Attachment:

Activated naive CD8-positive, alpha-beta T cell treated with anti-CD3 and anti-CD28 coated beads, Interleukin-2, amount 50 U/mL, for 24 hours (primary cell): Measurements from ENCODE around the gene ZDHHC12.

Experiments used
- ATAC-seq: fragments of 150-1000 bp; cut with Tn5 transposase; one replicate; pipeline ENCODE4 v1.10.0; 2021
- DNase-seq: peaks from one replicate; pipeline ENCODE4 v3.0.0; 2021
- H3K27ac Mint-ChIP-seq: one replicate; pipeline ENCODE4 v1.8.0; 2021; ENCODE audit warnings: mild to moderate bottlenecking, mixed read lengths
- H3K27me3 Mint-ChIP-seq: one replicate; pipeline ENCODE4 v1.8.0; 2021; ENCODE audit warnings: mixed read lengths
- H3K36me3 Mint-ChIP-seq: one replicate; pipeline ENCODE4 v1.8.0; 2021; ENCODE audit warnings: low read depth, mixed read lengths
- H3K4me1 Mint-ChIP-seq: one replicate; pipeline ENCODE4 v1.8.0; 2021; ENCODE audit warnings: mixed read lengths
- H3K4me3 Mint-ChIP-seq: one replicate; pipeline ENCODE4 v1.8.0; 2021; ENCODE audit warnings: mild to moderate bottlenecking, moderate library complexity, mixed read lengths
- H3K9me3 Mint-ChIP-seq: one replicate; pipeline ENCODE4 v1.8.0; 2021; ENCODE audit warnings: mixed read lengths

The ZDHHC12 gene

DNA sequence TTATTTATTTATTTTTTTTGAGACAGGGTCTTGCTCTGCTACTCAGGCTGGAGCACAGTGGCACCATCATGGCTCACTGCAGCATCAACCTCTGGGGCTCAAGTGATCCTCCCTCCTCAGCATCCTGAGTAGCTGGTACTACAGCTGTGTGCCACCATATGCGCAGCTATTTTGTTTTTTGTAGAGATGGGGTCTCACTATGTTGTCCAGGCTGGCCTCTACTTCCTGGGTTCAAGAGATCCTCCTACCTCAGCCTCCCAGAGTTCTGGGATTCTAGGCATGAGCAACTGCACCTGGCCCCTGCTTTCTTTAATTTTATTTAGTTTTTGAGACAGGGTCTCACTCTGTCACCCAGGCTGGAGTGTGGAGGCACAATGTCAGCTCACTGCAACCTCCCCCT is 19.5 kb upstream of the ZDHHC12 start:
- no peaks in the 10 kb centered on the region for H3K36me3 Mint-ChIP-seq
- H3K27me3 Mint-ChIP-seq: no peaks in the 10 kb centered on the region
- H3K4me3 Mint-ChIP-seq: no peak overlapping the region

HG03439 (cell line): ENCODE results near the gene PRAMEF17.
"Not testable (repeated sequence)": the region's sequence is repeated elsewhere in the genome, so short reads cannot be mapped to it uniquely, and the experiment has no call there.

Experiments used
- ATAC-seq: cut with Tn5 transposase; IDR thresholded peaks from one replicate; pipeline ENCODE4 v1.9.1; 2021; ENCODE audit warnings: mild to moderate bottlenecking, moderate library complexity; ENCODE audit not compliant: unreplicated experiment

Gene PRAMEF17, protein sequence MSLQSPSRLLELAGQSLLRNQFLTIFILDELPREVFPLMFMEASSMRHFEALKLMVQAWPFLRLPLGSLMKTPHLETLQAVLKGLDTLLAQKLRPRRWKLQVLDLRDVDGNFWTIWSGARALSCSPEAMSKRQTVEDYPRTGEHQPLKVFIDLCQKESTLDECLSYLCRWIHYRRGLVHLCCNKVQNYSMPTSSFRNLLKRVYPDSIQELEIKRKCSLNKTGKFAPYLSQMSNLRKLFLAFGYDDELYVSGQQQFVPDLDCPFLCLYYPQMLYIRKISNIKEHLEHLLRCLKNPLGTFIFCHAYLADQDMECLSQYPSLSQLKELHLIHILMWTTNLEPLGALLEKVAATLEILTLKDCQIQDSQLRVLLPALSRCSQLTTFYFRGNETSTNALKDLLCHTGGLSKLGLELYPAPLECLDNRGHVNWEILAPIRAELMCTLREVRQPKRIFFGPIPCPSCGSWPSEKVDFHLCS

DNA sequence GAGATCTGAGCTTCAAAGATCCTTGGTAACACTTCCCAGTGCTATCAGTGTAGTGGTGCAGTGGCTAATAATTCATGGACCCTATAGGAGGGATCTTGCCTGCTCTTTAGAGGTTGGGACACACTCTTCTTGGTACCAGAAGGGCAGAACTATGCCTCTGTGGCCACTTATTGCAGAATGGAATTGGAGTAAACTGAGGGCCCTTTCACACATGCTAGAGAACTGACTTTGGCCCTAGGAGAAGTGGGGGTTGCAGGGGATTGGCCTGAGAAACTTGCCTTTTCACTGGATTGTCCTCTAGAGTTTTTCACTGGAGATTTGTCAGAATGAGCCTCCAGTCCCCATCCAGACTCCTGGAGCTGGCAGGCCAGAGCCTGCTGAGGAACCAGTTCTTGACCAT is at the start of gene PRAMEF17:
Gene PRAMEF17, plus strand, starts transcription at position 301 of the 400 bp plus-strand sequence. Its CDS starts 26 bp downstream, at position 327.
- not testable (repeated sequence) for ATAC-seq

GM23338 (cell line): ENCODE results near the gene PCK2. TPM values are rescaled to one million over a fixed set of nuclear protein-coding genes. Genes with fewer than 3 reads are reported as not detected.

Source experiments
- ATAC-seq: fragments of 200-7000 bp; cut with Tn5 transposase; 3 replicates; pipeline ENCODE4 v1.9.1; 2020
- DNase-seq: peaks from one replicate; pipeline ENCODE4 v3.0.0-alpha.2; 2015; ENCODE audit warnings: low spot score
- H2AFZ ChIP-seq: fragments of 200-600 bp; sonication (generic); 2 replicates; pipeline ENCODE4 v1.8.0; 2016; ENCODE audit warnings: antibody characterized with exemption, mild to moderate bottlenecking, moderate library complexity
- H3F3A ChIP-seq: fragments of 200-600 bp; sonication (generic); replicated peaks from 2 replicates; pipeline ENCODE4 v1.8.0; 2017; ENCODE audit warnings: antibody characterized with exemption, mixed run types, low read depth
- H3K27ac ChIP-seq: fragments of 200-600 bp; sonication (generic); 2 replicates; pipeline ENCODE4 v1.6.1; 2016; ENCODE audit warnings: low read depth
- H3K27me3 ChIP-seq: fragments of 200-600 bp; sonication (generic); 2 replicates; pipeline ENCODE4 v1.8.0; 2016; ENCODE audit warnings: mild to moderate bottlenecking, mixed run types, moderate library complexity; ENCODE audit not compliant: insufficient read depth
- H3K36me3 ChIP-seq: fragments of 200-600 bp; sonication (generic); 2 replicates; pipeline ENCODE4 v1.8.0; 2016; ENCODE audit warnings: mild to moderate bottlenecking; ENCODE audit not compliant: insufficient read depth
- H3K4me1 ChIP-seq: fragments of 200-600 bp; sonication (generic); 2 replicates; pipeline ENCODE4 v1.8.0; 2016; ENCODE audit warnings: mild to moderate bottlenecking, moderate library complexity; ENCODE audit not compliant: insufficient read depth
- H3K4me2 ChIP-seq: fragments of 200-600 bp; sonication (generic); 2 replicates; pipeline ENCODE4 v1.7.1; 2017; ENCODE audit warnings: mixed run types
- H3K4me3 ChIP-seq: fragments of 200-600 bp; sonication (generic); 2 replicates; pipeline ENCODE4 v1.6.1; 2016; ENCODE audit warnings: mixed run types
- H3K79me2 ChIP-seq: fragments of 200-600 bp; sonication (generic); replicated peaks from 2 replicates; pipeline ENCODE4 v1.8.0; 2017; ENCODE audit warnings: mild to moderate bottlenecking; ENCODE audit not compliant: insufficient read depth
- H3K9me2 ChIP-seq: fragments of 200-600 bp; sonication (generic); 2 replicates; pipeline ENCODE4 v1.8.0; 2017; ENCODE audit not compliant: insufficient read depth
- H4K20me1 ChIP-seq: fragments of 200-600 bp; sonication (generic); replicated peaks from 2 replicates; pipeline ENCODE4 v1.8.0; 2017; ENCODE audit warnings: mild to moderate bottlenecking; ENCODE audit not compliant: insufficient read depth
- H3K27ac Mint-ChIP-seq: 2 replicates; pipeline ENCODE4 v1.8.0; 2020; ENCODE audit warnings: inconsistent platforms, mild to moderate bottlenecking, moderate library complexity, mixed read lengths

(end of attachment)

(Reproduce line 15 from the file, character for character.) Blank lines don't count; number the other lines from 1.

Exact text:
- H3K4me3 Mint-ChIP-seq: no peak overlapping the region